Experience Monopoly

Risky Behavior and Healthcare Businesses

January 4, 2016

When we think of risky behavior, we usually think of personal acts. Like the definition used in connection with a children’s services workers training course in the London Borough of Richmond upon Thames: “Risky behaviours are those that potentially expose people to harm, or significant risk of harm which will prevent them reaching their potential.”

Risky behavior impacts medical groups and healthcare businesses, too. Sometimes this is a result of the personal acts or omissions of an employee, as in medical malpractice. Other times it’s the result of the acts or omissions of the business itself, perhaps at the level of its board of directors.

Risk can’t be eliminated. It’s inherent in any business venture. In fact, in business, there’s no reward without risk. But risk can be managed and reduced.

Consider insurance, for example. You pay premiums which are not “for nothing” even if you never have a claim. That’s because the risk of a claim was reduced to the extent of coverage.

In like manner, there are many other actions that can be taken to otherwise reduce risk within the organization. These actions have a multiplier effect because they both reduce the potential for loss and they increase the value of the entity itself.

Take, for example, the situation in which a medical group’s organizational documents have unwittingly created a ticking time bomb by couching notions of compensation in terms usually reserved for concepts of ownership. An event sparks the situation and the next thing you know, the employees claim they are owners and demand their share of profits or, even worse, of proceeds from the sale of the group.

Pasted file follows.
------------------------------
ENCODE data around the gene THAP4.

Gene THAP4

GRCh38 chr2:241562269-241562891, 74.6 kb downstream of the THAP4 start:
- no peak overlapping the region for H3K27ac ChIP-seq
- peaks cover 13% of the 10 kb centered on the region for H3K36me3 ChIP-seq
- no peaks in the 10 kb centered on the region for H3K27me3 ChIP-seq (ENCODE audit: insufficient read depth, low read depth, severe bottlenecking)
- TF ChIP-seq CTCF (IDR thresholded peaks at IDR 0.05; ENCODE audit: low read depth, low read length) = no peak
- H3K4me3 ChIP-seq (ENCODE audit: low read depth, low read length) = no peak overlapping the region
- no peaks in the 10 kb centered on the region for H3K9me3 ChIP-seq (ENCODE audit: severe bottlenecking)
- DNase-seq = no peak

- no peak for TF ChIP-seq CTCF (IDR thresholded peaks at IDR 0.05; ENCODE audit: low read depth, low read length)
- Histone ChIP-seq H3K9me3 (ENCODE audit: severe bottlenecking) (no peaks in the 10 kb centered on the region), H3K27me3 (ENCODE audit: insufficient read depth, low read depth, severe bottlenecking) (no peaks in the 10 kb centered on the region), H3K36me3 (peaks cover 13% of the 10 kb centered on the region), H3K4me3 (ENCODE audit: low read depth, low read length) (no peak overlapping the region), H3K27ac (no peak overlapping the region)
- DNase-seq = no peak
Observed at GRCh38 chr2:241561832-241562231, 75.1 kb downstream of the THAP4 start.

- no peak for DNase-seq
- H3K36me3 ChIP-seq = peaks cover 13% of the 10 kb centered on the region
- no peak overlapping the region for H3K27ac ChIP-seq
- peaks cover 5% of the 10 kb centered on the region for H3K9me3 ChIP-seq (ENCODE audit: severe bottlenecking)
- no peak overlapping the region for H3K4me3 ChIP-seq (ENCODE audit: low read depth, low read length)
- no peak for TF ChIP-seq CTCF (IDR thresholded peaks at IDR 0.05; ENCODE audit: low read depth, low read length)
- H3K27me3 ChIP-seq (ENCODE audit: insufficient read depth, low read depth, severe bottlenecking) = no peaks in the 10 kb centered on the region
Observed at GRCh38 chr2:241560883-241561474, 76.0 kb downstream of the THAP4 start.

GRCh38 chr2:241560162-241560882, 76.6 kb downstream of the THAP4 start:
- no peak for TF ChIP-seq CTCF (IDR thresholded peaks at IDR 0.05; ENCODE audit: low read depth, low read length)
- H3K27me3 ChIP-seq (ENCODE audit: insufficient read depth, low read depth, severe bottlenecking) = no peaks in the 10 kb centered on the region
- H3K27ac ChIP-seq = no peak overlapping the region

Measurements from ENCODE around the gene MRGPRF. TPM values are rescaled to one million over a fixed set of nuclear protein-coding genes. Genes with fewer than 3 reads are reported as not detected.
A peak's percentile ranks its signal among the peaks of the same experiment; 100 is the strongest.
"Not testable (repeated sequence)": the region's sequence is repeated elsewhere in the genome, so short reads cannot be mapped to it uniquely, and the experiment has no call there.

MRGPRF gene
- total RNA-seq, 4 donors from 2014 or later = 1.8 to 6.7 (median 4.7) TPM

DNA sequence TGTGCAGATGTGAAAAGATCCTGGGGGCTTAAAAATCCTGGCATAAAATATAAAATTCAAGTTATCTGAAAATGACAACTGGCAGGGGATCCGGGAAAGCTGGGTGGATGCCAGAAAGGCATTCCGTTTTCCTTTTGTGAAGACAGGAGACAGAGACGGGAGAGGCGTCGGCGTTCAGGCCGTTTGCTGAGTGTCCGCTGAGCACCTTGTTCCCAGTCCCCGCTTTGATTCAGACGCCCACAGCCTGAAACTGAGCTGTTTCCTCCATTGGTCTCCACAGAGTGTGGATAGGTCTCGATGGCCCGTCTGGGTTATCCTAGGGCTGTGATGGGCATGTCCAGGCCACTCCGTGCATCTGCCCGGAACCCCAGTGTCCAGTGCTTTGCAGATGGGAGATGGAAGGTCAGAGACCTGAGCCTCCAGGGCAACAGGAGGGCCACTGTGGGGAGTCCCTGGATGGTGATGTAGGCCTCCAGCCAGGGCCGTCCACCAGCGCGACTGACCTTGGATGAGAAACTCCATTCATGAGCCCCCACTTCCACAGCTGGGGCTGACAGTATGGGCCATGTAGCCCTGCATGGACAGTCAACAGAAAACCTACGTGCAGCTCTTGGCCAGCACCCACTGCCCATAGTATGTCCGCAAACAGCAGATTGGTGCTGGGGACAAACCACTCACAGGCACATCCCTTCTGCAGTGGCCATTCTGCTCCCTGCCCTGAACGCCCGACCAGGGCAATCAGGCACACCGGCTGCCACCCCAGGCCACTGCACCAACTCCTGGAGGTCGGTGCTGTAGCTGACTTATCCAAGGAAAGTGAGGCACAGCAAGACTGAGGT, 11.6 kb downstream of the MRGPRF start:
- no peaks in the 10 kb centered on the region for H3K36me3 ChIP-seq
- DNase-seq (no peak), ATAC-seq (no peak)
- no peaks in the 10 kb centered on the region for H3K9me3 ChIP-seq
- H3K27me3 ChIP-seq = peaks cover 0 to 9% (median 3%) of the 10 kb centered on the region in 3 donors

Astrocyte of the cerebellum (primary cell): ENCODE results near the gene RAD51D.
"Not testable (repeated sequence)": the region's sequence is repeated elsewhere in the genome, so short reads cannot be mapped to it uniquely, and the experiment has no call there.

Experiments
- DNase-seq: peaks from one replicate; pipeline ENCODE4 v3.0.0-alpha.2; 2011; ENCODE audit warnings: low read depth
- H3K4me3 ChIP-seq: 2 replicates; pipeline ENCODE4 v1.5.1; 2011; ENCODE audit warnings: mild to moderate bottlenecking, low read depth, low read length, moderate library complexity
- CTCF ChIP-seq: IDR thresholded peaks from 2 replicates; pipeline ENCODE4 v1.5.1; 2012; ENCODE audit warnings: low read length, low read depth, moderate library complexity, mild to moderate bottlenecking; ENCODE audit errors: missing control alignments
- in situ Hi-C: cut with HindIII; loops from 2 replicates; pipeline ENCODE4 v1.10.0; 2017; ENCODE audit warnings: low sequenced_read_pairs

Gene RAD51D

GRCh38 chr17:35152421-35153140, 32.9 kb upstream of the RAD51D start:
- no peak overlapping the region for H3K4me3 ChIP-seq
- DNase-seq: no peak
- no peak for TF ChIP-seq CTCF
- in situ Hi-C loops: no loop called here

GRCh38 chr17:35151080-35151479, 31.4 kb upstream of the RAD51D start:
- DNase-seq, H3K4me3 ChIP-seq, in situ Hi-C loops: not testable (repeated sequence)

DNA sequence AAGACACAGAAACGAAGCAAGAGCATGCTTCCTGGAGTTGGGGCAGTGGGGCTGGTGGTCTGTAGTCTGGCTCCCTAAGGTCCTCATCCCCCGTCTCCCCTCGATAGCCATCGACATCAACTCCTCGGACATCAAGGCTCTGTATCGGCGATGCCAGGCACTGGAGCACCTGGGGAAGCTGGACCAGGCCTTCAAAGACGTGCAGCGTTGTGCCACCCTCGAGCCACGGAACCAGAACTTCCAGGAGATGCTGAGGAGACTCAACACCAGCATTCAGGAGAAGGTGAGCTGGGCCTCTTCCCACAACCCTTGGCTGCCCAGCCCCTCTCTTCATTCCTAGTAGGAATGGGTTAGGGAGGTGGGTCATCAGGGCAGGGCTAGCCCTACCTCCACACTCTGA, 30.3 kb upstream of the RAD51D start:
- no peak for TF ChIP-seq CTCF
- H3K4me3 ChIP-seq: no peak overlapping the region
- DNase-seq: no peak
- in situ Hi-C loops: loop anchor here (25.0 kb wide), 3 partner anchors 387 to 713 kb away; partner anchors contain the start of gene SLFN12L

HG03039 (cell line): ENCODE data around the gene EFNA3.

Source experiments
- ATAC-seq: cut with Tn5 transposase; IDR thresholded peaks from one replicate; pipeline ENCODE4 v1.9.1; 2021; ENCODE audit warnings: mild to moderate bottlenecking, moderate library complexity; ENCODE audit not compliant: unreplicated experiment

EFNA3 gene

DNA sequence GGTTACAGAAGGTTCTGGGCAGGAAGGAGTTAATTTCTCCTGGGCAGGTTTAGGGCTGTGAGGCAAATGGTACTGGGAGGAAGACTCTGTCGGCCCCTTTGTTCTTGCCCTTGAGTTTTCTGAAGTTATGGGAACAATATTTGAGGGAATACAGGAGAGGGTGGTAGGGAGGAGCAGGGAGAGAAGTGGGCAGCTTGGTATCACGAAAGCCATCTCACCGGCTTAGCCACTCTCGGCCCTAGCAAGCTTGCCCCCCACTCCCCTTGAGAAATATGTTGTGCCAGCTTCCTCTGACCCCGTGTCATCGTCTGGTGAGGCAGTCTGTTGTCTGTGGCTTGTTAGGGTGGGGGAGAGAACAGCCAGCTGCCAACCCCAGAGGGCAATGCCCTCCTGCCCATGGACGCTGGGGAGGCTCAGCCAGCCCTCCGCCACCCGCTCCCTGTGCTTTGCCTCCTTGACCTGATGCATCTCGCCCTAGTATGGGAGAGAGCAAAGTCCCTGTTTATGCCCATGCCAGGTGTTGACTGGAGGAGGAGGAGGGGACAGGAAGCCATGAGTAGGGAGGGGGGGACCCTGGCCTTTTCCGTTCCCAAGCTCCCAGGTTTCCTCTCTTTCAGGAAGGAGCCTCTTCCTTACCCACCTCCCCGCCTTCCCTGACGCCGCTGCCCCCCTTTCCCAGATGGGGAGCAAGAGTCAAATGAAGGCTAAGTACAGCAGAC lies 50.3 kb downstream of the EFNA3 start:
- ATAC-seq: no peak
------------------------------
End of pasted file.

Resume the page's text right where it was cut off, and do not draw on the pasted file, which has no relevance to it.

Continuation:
Other examples are as numerous as there are instances of business organization and business operations, from the structure of a deal that raises the specter of violation of the federal Anti-Kickback Statute to seemingly innocuous representations and warranties contained in an employment agreement.

Left to the vagaries of fate, those and other risks can come back to destroy both current profit (i.e., create staggering losses) and the value of your business.

Call it “insurance” or call it preventive medicine, but call for it all the same, starting with a comprehensive audit of your current situation. Otherwise, you’re wittingly exposing your business to harm that will prevent you from reaching your full potential.

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